point of impact is precise, and the body glances from the rock. The collision is so accurately gauged that no harm is done. And similarly, and with a great variety of ingenious posturing, the fish subjects all parts of its body to this treatment. It even contrives to scratch the top of its head, by bringing the desired spot into the proper position at the precise moment of the glancing impact with the stone. The feat is delicate and deftly, as if an acrobat should in his somersaults comb his hair against a rock with no harm done every time.
Having enjoyed the use of a large aquarium for the study of fishes, it has been an object with me to anticipate their wants. Hence I have purposely given them scratching-stones properly adapted to their needs. I was surprised that a favorite object for this purpose was a large live river-mussel, the Anodonta excurvata. The corrugations of the shell, which mark its growth, form a series of smooth ridges, upon and against which, with their contortions of twists and bends and tilts, these fishes glance in scratching themselves. As to ichthyic emotion, one can not say much. That they enjoy these exercises, I am sure; and I almost think they know their benefactor, for they come at his call at feeding-time—though up to this present writing I have not observed anything that might be interpreted as a grateful recognition of benefits conferred; certainly nothing commensurate with the canny benediction, "God bless the Duke of Argyll!"
|THE POISONS IN SPOILING FOOD.|
IT is a well-known fact that food undergoing decomposition—spoiling, as it is termed—is unwholesome. Cases of poisoning that have occurred on the partaking of meat, fish, sausage, and cheese, that is, food of animal origin, will be readily recalled, for on such occasions the daily press has rarely failed to sound notes of warning. Until quite recently, however, the nature of these poisons was veiled obscurity, and it is chiefly owing to the excellent investigations of Professor L. Brieger, at Berlin, that some light has been thrown on this subject.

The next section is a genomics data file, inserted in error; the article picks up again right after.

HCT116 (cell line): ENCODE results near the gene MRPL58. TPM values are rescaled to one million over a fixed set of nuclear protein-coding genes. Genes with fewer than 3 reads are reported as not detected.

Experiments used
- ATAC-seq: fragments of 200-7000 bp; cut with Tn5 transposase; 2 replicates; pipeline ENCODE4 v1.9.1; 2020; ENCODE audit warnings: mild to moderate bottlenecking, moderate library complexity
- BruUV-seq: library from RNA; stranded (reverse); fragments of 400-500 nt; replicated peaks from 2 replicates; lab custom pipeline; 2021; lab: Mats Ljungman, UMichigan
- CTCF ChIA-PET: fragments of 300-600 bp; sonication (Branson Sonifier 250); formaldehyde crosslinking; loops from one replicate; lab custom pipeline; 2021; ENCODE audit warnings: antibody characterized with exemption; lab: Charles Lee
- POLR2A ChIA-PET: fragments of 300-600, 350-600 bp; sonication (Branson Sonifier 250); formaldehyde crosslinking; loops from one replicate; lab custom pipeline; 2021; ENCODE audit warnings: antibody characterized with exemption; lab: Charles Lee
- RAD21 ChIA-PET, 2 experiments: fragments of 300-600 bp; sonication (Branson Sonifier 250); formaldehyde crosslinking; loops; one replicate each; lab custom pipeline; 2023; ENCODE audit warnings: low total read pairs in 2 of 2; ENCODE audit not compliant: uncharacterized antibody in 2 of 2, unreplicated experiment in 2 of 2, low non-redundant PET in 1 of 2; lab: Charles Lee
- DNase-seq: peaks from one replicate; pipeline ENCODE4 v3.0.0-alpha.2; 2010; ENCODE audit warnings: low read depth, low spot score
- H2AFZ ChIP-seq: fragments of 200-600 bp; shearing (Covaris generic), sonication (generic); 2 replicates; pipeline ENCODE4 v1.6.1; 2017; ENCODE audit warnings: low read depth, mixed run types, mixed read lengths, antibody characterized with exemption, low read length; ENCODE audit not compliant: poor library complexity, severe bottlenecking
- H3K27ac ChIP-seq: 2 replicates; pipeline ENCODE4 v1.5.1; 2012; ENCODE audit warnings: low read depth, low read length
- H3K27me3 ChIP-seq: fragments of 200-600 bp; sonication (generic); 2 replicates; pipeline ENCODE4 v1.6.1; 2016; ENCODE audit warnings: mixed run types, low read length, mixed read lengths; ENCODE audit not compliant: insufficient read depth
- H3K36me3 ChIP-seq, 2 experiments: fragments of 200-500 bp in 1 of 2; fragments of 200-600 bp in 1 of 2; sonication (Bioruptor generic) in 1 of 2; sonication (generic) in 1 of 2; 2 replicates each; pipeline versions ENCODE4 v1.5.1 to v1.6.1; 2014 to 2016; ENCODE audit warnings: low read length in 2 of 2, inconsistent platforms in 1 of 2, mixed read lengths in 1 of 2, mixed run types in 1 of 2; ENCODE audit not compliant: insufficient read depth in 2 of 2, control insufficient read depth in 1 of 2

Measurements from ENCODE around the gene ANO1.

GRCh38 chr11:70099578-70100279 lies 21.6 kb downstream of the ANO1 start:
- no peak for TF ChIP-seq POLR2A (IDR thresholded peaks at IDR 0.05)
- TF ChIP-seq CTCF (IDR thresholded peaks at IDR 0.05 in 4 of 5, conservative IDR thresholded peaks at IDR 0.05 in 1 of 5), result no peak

As the study of the poisons of putrefaction is not only of great interest from the scientific point of view, but of the utmost importance in everyday life (for these poisons may be generated and produced daily in pantry and cellar), it seems desirable, in the interest of hygiene, to relate the new discoveries that have been made in this field, and review the earlier work done in it.
Schlossberger, who for some time past has been compiling statistics of cases of poisoning caused by food that had spoiled, records for Swabia alone, from the year 1793 to 1853, four hundred cases of sick-